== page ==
We included all black females only (n-70) that were diagnosed with endometrial cancer from 2015-2018 and who underwent laparoscopic or transabdominal surgery or debulking surgery (Table 1).
Table 1: Characteristics of 70 endometrial cancer patients included in the study. View Table 1
• Age: The mean age of our population was 61 years with a range from 33-80 years.
• Body Mass Index: The mean BMI of our patients were 36.94 kg/m2.
• Menstrual status: Majority of our patients 59/70 (84%) were post-menopausal while remaining 16% were pre-menopausal.
• Stage: Majority of our patients 50/70 (71%) were diagnosed with FIGO stage I and Stage II disease while the remaining 28% were diagnosed with FIGO stage III and IVA. Patients with distant metastasis were excluded from the study.
• Grade: Majority of our patients 32/70 (45%) had grade 3 disease followed by grade 1 in 32%.
• Histology: Endometroid cancers formed 39/70 (55%) of our sample followed by non-endometroid which includes serous in 22% and carcinosarcoma in 16%. (Figure 1).
Figure 1: Patient Demographic data. Bar diagrams showing A) Grade of cancer; B) FIGO stage; C) Histology; D) Menopausal status in the represented patient population. View Figure 1
We observed presence of hormone receptors which involved ER and PR receptors in pre-operative endometrial specimens using biopsy or curettage samples. Presence or absence of lymph node involvement was detected in samples obtained through laparoscopic or transabdominal or debulking surgery. Presence or absence of hormone receptors and its correlation with lymph node metastasis was observed in the entire sample and a subgroup analysis was done separately for endometroid and non-endometroid histology. Estrogen receptors were positive (ER+) in 51/70 (72%) of our samples and PR receptors were positive (PR+) were positive in 48/70 (68%). On subgroup analysis in endometroid cancers 35/39 (89%) were ER+ while 36/39(92%) were PR+. The non-endometroid variant showed ER+ in 16/31 (51%) and PR+12/31(38%) of the samples (Figure 2).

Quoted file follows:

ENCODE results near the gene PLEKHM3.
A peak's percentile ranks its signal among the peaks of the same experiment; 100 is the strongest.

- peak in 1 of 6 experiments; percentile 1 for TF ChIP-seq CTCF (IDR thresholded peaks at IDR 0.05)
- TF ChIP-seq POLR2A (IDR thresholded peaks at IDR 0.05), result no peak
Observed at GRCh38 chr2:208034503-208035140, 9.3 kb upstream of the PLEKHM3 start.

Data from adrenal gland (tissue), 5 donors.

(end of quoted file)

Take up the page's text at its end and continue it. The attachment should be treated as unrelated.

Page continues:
Figure 2: Photomicrographs of endometrial samples. A) H&E of clear cell endometrial carcinoma (at magnification 20x, inset: 40x); B) H&E image of endometrioid carcinoma, FIGO grade II (at magnification 20x, inset: 40x); C) H&E image of endometrioid carcinoma, FIGO grade I (at magnification 20x, inset: 40x); D) ER positivity seen as strong nuclear staining in grade I endometrioid carcinoma. View Figure 2